On July 22, 2019, the Florida Department of Environmental Protection (FDEP) sent a warning letter to the Madeira Condo, following a Complaint Inspection conducted on July 2, 2019.
The Compliance Inspection Report described the alleged non-compliant events observed during the inspection by FDEP personnel:
Unauthorized removal of native dune vegetation, use of heavy equipment in the dune resulting in damage to existing dune contours, excavation of the beach, and the placement of shell fill material for the creation of a new beach access path for the heavy equipment. The activities described appear to have been conducted seaward of the Coastal Construction Control Line (“CCCL”) without a Department permit; in addition, the activities and use of heavy equipment has occurred within marine turtle nesting habitat during marine turtle nesting season.
As stated in the FDEP Inspector’s comments contained in the report, at the July 2 inspection, the Madeira’s Maintenance Operations Manager Marty Keefe said that “the area had been cleared for the staging of a crane and work trailer for activities related to roofing.” He also stated, “this wasn’t the first time that this activity had been performed.”
According to the FDEP, the dunes serve as Florida’s first line of defense against storms, lessening potential damage to buildings and our beaches. Dunes are also home to Florida’s protected wildlife. FDEP will require that the dune and beach be restored, as well as civil penalties.
On July 24th, the Madeira Condo applied to the FDEP for a permit to use the excavated dune area as a construction staging area to re-roof the Madeira condo. On August 16th, FDEP sent the Madeira a “Request for Additional Information (RAI),” with 60 days to comply before issuing a permit.
On August 27th, while appearing before the Marco Island Code Enforcement Magistrate for assorted Notices of Violations, Dennis Kariores, Operations Manager of RR Restoration, stated that “in order to re-roof and paint the Madeira, RR Restoration has determined that they need a crane to be able to reach the roof. The crane is so large that they need an FAA permit and the only place to put it is on the beach.”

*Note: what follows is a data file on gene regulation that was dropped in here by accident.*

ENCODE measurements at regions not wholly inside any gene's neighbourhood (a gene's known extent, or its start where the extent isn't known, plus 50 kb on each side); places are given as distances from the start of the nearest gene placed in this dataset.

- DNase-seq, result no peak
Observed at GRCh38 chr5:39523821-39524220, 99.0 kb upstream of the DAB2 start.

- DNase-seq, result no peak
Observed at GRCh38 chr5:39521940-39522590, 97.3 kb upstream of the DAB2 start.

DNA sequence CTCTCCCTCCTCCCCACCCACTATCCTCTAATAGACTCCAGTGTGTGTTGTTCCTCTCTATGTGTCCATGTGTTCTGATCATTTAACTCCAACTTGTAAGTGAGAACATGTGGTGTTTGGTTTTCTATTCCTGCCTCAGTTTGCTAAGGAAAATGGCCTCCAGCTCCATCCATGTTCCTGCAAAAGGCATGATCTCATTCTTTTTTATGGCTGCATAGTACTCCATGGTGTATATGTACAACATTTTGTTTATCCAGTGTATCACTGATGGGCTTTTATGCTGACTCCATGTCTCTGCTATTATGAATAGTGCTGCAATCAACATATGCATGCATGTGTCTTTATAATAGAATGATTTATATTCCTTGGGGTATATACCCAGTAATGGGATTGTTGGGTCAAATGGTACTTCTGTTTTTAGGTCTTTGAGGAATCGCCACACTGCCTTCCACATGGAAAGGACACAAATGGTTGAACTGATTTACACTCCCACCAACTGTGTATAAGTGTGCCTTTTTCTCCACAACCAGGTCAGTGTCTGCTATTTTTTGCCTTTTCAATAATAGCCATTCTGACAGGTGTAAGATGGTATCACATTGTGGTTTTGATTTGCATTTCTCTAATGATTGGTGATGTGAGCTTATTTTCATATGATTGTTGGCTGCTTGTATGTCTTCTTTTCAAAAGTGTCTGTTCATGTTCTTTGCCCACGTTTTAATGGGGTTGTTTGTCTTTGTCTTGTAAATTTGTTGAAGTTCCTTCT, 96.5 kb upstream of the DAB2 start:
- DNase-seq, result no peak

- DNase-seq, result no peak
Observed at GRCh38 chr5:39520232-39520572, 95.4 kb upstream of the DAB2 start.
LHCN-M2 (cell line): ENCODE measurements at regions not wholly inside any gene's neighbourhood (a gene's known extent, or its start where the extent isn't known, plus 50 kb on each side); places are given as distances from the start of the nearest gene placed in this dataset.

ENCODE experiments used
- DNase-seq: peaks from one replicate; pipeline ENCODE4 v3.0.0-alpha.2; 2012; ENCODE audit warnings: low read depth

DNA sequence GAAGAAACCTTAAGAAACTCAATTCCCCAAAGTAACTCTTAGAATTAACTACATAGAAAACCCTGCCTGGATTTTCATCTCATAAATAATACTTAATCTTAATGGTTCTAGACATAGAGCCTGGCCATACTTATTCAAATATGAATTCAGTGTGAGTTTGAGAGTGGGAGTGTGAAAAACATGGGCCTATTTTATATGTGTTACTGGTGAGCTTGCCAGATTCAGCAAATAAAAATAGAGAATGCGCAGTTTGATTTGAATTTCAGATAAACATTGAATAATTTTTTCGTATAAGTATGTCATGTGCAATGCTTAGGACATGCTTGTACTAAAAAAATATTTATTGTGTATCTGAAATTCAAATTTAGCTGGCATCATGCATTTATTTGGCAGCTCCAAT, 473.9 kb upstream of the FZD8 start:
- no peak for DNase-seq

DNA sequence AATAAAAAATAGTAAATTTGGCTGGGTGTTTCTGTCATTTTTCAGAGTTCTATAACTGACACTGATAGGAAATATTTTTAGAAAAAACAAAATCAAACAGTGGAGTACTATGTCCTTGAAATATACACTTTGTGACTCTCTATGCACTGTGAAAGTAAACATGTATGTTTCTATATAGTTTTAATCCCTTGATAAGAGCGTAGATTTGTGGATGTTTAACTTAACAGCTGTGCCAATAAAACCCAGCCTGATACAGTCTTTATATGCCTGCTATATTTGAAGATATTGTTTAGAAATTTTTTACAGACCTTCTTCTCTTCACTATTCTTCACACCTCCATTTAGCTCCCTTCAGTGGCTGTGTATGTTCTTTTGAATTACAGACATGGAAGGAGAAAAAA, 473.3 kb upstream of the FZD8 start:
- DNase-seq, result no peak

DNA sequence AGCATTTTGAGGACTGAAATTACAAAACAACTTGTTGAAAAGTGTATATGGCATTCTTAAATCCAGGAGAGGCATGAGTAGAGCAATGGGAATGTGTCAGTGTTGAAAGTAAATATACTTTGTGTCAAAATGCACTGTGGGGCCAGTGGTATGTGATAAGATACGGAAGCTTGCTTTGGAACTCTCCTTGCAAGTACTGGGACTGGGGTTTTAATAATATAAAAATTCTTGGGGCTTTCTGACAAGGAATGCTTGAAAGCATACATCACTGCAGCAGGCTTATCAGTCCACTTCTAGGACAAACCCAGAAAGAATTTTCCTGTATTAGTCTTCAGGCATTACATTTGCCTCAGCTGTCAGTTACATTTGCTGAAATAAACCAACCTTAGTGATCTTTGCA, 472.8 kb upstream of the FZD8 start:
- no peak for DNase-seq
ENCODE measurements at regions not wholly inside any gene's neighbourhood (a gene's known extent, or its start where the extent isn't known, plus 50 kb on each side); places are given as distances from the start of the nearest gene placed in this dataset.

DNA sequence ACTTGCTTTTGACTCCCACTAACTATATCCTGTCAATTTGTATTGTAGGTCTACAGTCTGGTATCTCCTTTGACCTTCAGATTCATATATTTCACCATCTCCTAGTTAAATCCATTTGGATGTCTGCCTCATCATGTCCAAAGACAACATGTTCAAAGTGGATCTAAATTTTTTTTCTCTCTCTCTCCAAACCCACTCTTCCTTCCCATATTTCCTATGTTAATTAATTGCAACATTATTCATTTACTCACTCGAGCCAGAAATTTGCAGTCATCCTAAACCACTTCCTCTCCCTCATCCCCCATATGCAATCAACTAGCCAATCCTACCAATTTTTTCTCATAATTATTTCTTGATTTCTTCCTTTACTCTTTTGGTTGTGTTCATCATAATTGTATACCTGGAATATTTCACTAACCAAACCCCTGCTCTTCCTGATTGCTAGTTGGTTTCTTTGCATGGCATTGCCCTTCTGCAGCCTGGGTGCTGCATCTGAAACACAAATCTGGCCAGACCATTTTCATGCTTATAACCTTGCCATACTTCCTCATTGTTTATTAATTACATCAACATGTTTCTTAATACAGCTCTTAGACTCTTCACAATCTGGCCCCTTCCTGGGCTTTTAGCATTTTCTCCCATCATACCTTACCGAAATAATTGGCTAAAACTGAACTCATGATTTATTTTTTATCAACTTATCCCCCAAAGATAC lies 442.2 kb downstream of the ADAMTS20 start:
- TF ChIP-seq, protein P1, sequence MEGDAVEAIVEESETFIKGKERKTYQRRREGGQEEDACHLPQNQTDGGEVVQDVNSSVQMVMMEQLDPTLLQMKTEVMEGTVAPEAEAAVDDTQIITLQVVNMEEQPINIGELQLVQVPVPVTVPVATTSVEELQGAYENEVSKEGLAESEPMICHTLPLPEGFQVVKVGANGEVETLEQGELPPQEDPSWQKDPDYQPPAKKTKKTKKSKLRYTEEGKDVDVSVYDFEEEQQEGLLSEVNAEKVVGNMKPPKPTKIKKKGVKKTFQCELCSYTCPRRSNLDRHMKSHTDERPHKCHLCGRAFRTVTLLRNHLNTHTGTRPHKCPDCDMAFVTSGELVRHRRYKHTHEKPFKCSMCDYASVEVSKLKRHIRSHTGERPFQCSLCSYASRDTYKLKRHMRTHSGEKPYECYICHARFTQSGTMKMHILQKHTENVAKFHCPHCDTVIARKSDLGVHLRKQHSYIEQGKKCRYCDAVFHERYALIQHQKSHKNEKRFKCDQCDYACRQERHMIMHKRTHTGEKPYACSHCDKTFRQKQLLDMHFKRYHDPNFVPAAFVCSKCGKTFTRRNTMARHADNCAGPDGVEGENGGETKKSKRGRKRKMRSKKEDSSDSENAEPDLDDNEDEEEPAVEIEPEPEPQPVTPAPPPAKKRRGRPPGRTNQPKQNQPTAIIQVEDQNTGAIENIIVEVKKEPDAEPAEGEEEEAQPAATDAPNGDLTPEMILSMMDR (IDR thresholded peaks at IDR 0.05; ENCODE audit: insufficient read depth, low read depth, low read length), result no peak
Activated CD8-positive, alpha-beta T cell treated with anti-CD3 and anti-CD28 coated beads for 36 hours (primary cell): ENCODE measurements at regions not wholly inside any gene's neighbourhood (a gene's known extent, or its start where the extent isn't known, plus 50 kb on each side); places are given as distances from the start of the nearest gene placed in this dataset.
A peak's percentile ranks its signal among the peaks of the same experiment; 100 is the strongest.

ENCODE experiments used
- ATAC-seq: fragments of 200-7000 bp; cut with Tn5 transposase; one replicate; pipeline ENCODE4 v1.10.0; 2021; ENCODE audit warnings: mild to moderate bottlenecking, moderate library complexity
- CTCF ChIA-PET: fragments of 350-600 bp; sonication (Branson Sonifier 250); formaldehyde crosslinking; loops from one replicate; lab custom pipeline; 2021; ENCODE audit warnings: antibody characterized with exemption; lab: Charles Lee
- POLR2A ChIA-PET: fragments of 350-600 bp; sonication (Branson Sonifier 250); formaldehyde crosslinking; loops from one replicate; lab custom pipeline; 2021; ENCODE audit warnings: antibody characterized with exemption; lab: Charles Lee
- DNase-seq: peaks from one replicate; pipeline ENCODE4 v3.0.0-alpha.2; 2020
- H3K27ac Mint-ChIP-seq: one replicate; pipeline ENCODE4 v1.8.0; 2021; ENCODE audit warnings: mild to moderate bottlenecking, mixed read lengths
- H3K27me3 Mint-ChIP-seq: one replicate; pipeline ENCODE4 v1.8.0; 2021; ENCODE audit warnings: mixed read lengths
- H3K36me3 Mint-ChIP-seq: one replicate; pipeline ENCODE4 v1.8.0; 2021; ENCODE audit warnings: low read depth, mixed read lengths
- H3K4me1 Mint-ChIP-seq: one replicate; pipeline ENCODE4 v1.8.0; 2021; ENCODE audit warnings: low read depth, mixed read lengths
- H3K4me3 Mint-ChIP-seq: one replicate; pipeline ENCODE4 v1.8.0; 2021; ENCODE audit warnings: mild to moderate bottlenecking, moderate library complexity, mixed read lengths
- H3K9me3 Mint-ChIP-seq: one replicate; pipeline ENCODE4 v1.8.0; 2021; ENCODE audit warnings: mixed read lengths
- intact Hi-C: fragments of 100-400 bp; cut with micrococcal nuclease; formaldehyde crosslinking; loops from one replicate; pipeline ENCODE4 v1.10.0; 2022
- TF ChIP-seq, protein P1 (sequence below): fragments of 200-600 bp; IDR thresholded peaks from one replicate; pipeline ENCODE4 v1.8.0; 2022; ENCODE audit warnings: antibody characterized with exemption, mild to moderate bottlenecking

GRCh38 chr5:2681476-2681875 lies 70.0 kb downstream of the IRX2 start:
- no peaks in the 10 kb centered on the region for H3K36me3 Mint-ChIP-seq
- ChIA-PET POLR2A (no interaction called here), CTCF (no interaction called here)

Kariores added that “RR has also determined that putting the crane in front of the Madeira would crush their parking garage, which is located underneath, and Collier Boulevard was not an option.” Once they (RR) decided to use the crane, they also leveled that area on the beach and stated, “by the way, we were planning on putting the vegetation back.”
Kariores indicated that “the project is now pushed to April 2020, and there is no possible way that RR can get the re-roofing done before Marco’s busy season and that JW Marriott nor Royal Seafarer may not approve the crane’s presence on the beach during high season.” Kariores also stated that it will take 3½ weeks to build the crane on the beach, which will push the Istart date to May 1st and will have six months to complete the restoration.
Kariores informed the magistrate that RR Restoration has pulled over 250 permits in Marco and completed and passed inspection on all of them until now. He had high praises for the Building and Permitting Department and stated that “Ms. Tonia’s department has been awesome to work with and that people take for granted what they have to do.”
RR Restoration is already setting the stage as they look to the city leadership to grant them a construction permit on the beach.
Andrew Tyler from a neighboring condo is concerned that granting a special beach permit to Madeira will set a precedent for all the other buildings on the beach. The Madeira is the youngest building on Marco’s beach and according to Tyler, “at least 10 other buildings might have a similar argument.” (Tradewinds, Princess, Prince, Duchess, Summit House, Sandcastle, Les Falls, Club Regency, Tampico.)
Tyler said that “a good neighbor has respect for the community and environment” and added that he is “disappointed that Madeira, an affluent condo uses its contractors to remove vegetation as a shortcut to a roofing project. Some neighbor.”
Just a few issues to consider:
- April – October is sea turtle season.
- Rainy season and hurricane season.
- Madeira Lake forms during the rainy season, creating pooling and mud in areas close to the construction site (Madeira did not participate in the beach re-nourishment project in April 2019).
- Pollutants and spillage from construction materials.
- Trash problem attracting nuisance wildlife.